Even as retail holders of seized-up asset-backed commercial paper move closer to getting their money back, another key investor group are considering holding a proposed restructuring to ransom unless they get the same treatment.

Corporate holders of the frozen notes say they feel frustrated at the way the negotiations around the restructuring are progressing because while the big institutions and retail investors are to some extent being taken care of, they could be left facing the brunt of the losses."We are being caught in the middle," said Terry Chandler, chief executive of Redcorp Ventures Ltd., a junior mining company with about $91-million invested in ABCP.

Mr. Chandler said corporate noteholders such as Redcorp have been in "discussions" about banding together to get a better deal for themselves. "You do something for one group and not for everyone else," said the chief financial officer of another mining company. "I don't see how they can offer this deal [to retail investors] but not to the others."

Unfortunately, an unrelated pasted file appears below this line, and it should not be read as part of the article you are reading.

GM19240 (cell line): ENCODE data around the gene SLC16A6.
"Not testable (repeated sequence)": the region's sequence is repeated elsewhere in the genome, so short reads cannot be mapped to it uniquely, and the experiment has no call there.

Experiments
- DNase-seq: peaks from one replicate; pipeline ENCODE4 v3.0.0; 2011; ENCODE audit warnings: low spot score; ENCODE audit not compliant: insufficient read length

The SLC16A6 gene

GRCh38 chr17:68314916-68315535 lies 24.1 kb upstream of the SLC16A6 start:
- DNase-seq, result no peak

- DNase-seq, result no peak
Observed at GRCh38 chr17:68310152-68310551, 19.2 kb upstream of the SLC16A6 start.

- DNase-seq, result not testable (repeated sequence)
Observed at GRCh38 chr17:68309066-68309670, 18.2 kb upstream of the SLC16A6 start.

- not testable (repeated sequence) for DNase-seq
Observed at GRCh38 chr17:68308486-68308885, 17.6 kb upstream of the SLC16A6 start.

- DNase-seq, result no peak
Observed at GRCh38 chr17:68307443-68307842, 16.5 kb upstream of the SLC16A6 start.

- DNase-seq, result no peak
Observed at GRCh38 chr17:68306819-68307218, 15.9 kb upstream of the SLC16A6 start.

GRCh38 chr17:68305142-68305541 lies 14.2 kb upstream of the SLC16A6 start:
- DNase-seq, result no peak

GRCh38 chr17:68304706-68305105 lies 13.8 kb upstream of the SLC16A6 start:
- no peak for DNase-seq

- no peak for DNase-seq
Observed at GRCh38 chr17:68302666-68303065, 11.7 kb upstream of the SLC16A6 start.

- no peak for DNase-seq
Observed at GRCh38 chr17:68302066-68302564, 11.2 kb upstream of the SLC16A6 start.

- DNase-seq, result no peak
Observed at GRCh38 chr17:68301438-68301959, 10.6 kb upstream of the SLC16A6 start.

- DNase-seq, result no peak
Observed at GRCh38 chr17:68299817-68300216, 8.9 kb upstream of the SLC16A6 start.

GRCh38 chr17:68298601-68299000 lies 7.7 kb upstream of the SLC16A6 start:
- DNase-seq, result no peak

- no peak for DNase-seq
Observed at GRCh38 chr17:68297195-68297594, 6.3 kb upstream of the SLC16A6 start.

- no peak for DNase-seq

He said unless corporate investors get the same treatment as other players, they will move to stop the restructuring of the $32-billion of seized-up ABCP from going ahead. "I think that could happen very quickly," he said.

On Wednesday, Purdy Crawford, the lawyer spearheading the workout, came the closest he has come yet to promising that the 1,800 retail noteholders will get their money back. At a meeting of ABCP investors in Vancouver, he said, "that's what's going to happen... I think there's sunshine over the hill for you."
Insiders reckon there are more than 200 companies that own the stricken notes, ranging from autoparts giant Magna International to tour operator Transat AT to Baffinland Iron Mines Corp. and more than a dozen other junior miners.

"There are a lot of corporations saying, what about us," said Colin Kilgour, an industry expert who is advising some of the noteholders. "You've got a situation that works for the mega-investors and the micro investors, but the guys in the middle, [the restructuring] is not doing much for them."

But getting their way could be a challenge. If the deal is to go ahead, it must win approval from a majority of investors. Since retail holders are by far the biggest group in terms of numbers, they will be the ones who make the decision at the end of the day.


Musashi said...

/thehangedman/ said...

Musashi said...

In which appears: